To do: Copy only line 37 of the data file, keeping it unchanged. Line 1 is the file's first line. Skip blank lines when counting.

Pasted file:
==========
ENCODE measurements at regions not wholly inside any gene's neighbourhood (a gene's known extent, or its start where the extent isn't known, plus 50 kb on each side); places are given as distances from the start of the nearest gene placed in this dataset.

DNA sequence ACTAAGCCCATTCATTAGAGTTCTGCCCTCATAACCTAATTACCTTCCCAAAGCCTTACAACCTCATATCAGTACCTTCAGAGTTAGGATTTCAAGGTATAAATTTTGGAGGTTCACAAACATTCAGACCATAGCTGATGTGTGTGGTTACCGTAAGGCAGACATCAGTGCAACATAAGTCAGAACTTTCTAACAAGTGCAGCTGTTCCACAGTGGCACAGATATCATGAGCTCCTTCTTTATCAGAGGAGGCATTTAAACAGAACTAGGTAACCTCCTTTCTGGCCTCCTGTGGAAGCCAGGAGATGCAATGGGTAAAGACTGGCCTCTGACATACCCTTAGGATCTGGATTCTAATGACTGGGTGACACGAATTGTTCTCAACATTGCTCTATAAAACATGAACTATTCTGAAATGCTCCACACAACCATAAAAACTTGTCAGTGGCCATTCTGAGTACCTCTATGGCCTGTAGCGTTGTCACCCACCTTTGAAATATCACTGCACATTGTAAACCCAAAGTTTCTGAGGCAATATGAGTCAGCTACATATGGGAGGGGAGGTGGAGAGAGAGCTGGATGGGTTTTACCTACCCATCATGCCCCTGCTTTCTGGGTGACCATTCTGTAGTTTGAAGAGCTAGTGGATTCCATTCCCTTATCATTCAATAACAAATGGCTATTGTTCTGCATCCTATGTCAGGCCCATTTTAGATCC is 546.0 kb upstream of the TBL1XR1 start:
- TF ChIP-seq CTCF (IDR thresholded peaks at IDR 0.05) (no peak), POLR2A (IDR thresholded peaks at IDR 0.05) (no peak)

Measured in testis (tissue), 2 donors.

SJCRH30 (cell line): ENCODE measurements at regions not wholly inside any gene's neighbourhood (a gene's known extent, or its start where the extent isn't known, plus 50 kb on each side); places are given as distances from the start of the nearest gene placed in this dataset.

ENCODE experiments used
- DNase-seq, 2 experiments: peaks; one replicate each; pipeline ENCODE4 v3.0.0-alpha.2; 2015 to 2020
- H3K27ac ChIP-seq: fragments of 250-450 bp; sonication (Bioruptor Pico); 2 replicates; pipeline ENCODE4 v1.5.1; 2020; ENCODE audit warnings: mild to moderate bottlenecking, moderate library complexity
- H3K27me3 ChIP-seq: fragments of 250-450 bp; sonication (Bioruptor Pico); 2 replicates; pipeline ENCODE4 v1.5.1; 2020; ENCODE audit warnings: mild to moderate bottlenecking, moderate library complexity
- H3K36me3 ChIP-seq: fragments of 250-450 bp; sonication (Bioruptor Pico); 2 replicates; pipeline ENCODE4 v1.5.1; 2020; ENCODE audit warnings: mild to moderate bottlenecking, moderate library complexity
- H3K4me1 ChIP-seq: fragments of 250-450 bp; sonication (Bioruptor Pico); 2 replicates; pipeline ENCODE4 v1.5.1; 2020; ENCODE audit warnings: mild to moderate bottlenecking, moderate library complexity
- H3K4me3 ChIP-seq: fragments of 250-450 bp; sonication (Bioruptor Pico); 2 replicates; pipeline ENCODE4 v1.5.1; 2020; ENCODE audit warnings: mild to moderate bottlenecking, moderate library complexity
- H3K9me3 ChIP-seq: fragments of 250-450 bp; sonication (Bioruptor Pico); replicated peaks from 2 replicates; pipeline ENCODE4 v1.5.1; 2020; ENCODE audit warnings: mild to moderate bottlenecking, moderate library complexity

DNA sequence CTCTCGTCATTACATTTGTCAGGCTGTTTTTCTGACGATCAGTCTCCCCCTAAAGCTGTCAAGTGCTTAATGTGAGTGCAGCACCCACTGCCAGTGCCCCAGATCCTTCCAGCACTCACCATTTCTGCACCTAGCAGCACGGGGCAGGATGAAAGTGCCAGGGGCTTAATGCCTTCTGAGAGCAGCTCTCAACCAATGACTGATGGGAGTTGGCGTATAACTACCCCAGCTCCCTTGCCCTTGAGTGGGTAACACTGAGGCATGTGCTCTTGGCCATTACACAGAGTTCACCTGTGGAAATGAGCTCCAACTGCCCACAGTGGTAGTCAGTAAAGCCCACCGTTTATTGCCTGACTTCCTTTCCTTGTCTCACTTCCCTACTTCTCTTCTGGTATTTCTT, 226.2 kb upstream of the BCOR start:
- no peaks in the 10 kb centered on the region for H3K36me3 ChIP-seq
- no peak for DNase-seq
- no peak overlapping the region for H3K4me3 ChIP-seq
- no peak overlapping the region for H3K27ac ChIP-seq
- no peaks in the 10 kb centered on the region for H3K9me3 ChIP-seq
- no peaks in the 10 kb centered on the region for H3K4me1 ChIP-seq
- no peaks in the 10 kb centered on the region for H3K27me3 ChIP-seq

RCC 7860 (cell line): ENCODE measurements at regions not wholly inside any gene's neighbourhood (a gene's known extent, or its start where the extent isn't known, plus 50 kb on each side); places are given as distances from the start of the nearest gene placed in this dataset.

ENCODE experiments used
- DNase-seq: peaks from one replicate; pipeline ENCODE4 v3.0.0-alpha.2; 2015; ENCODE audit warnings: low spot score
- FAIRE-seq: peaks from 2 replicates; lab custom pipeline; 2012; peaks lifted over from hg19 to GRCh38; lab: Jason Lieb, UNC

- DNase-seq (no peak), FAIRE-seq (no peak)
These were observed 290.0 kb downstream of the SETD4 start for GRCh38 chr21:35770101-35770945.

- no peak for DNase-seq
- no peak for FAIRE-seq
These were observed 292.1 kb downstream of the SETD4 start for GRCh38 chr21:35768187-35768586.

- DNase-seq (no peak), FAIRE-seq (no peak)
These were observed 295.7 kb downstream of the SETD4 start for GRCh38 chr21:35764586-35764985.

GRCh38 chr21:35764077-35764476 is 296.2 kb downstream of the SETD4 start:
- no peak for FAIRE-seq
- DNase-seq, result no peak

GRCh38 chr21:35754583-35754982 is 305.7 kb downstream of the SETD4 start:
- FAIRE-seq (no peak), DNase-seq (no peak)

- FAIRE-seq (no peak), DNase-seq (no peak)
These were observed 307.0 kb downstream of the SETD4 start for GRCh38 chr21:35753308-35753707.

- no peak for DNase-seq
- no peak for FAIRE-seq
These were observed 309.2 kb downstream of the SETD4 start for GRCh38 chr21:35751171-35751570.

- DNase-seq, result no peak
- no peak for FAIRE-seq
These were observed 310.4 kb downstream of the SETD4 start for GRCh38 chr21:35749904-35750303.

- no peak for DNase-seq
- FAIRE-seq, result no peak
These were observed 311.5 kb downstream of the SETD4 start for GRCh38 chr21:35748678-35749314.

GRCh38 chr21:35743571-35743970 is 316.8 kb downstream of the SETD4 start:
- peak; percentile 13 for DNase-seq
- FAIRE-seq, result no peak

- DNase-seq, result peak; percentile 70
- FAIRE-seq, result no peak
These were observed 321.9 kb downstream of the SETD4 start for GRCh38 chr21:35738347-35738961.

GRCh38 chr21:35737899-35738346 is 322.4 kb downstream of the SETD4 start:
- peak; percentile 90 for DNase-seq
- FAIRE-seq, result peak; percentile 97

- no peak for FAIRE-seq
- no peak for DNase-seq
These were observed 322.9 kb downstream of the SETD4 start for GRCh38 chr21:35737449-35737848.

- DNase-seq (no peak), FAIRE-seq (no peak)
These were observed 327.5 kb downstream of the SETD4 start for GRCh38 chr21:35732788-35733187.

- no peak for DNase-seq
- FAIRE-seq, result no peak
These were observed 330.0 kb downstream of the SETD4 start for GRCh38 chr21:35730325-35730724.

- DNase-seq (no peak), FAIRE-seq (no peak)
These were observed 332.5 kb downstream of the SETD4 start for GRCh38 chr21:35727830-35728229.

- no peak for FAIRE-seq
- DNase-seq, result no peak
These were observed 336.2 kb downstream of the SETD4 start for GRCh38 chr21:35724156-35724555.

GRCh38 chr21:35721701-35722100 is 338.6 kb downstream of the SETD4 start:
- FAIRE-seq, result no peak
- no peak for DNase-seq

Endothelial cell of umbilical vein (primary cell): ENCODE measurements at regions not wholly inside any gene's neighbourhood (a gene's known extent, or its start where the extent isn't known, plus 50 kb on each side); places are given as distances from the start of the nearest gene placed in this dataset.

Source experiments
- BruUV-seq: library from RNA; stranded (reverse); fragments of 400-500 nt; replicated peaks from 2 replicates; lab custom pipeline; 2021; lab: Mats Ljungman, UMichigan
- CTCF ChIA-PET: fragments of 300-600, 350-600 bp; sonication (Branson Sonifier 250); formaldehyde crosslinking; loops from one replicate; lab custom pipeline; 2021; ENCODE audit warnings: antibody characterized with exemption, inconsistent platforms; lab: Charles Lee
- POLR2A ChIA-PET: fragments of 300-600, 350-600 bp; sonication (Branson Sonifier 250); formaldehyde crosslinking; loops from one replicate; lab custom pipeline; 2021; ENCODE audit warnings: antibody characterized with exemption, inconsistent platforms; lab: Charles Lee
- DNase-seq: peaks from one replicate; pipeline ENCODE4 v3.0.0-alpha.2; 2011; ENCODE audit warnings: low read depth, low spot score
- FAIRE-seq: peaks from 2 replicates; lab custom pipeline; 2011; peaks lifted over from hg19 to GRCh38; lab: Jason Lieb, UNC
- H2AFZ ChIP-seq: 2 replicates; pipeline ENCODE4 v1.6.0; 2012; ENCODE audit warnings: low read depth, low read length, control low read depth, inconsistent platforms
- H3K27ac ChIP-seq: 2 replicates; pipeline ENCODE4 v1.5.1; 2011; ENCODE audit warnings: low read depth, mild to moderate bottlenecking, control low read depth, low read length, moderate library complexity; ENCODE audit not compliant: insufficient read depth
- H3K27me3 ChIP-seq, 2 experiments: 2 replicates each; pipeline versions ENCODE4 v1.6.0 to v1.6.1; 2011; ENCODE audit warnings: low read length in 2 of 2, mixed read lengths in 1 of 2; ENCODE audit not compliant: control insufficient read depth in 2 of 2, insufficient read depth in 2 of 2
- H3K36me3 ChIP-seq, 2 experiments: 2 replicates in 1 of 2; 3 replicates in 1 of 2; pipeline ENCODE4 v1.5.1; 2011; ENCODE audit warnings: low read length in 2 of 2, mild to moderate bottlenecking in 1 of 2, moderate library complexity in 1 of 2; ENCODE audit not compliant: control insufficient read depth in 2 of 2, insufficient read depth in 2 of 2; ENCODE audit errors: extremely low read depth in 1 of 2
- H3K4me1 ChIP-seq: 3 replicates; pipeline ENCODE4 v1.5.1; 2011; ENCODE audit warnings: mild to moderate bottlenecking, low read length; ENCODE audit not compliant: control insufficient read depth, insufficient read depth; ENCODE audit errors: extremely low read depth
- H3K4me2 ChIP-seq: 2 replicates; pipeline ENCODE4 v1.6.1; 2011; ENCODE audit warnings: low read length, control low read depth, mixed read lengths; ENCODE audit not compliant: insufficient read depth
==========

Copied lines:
- FAIRE-seq (no peak), DNase-seq (no peak)